An agenda for assessing and improving conservation impacts of sustainability standards in tropical agriculture.

Abstract

Sustainability standards and certification serve to differentiate and provide market recognition to goods produced in accordance with social and environmental good practices, typically including practices to protect biodiversity. Such standards have seen rapid growth, including in tropical agricultural commodities such as cocoa, coffee, palm oil, soybeans, and tea. Given the role of sustainability standards in influencing land use in hotspots of biodiversity, deforestation, and agricultural intensification, much could be gained from efforts to evaluate and increase the conservation payoff of these schemes. To this end, we devised a systematic approach for monitoring and evaluating the conservation impacts of agricultural sustainability standards and for using the resulting evidence to improve the effectiveness of such standards over time. The approach is oriented around a set of hypotheses and corresponding research questions about how sustainability standards are predicted to deliver conservation benefits. These questions are addressed through data from multiple sources, including basic common information from certification audits; field monitoring of environmental outcomes at a sample of certified sites; and rigorous impact assessment research based on experimental or quasi-experimental methods. Integration of these sources can generate time-series data that are comparable across sites and regions and provide detailed portraits of the effects of sustainability standards. To implement this approach, we propose new collaborations between the conservation research community and the sustainability standards community to develop common indicators and monitoring protocols, foster data sharing and synthesis, and link research and practice more effectively. As the role of sustainability standards in tropical land-use governance continues to evolve, robust evidence on the factors contributing to effectiveness can help to ensure that such standards are designed and implemented to maximize benefits for biodiversity conservation.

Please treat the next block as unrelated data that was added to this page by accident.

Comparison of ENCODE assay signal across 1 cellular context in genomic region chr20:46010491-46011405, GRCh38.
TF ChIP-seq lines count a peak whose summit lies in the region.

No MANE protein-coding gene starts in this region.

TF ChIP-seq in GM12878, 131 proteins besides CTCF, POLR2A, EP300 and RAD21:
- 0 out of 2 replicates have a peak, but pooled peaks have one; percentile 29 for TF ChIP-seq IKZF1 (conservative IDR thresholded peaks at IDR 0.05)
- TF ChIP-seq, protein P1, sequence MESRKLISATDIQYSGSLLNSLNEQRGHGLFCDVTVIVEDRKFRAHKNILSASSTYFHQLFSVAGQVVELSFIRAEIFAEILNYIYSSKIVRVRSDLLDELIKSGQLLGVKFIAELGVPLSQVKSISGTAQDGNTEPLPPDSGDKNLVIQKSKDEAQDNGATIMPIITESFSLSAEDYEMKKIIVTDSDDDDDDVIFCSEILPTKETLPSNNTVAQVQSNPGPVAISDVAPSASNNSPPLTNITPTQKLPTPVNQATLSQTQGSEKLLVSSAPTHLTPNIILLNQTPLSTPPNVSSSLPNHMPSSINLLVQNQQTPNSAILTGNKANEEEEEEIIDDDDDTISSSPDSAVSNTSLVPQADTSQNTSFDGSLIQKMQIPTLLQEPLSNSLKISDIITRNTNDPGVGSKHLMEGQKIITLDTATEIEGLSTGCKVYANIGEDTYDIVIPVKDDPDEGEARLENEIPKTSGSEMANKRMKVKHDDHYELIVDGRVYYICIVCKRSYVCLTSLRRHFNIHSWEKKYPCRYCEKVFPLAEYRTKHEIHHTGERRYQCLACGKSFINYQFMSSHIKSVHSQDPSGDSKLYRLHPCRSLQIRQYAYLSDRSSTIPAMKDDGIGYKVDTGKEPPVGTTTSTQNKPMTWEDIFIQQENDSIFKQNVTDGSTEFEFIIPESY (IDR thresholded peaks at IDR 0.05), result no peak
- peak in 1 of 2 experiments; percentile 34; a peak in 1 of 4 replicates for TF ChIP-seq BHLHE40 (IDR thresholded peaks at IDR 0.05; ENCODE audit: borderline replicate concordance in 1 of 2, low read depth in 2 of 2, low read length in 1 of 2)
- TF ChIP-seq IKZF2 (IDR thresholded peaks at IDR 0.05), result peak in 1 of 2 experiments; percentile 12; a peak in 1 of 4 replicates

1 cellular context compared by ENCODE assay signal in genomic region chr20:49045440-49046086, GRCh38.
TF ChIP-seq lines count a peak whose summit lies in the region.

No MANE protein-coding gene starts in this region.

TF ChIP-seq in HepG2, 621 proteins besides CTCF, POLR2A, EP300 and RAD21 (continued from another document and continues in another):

DOI: 10.1111/cobi.12411

Cite this paper

@article{Milder2015AnAF, title={An agenda for assessing and improving conservation impacts of sustainability standards in tropical agriculture.}, author={Jeffrey C Milder and Margaret Arbuthnot and Allen Blackman and Sharon E Brooks and Daniele Giovannucci and Lee Gross and Elizabeth T Kennedy and Kristin Komives and Eric F. Lambin and Audrey Lee and D. Meyer and Peter R Newton and Ben Phalan and G{\"{o}tz Schroth and Bambi Semroc and Henk Van Rikxoort and Michal Zrust}, journal={Conservation biology : the journal of the Society for Conservation Biology}, year={2015}, volume={29 2}, pages={309-20} }